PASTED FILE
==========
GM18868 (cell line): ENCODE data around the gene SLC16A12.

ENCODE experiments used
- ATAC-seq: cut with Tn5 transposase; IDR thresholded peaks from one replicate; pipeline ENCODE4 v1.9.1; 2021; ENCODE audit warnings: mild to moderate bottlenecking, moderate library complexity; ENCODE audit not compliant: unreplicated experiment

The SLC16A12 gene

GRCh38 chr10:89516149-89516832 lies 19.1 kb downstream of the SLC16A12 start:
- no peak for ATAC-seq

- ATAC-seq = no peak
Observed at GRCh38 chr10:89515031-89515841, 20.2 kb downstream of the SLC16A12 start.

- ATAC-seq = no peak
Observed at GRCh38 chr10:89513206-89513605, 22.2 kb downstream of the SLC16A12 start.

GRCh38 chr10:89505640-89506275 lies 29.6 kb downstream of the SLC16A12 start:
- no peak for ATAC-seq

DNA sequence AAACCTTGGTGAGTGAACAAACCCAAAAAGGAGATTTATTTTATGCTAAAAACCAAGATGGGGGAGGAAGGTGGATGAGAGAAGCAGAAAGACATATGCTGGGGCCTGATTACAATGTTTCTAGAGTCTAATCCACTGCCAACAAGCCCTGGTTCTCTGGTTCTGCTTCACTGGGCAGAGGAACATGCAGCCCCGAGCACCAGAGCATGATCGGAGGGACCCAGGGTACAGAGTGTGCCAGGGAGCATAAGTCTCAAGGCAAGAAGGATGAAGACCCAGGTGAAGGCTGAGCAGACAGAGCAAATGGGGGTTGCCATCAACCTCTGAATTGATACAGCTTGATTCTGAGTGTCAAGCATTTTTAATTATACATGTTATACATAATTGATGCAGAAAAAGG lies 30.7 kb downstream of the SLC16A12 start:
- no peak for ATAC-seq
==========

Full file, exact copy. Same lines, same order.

GM18868 (cell line): ENCODE data around the gene SLC16A12.

ENCODE experiments used
- ATAC-seq: cut with Tn5 transposase; IDR thresholded peaks from one replicate; pipeline ENCODE4 v1.9.1; 2021; ENCODE audit warnings: mild to moderate bottlenecking, moderate library complexity; ENCODE audit not compliant: unreplicated experiment

The SLC16A12 gene

GRCh38 chr10:89516149-89516832 lies 19.1 kb downstream of the SLC16A12 start:
- no peak for ATAC-seq

- ATAC-seq = no peak
Observed at GRCh38 chr10:89515031-89515841, 20.2 kb downstream of the SLC16A12 start.

- ATAC-seq = no peak
Observed at GRCh38 chr10:89513206-89513605, 22.2 kb downstream of the SLC16A12 start.

GRCh38 chr10:89505640-89506275 lies 29.6 kb downstream of the SLC16A12 start:
- no peak for ATAC-seq

DNA sequence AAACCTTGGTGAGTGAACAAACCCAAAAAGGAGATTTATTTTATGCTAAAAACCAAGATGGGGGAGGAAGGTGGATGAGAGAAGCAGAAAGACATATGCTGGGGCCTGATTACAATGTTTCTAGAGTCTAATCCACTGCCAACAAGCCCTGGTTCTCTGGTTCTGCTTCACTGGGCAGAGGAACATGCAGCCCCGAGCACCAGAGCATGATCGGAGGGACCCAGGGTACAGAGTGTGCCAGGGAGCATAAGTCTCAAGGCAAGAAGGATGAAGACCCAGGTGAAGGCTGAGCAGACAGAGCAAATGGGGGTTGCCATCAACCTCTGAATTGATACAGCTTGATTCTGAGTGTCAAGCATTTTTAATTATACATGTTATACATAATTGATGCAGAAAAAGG lies 30.7 kb downstream of the SLC16A12 start:
- no peak for ATAC-seq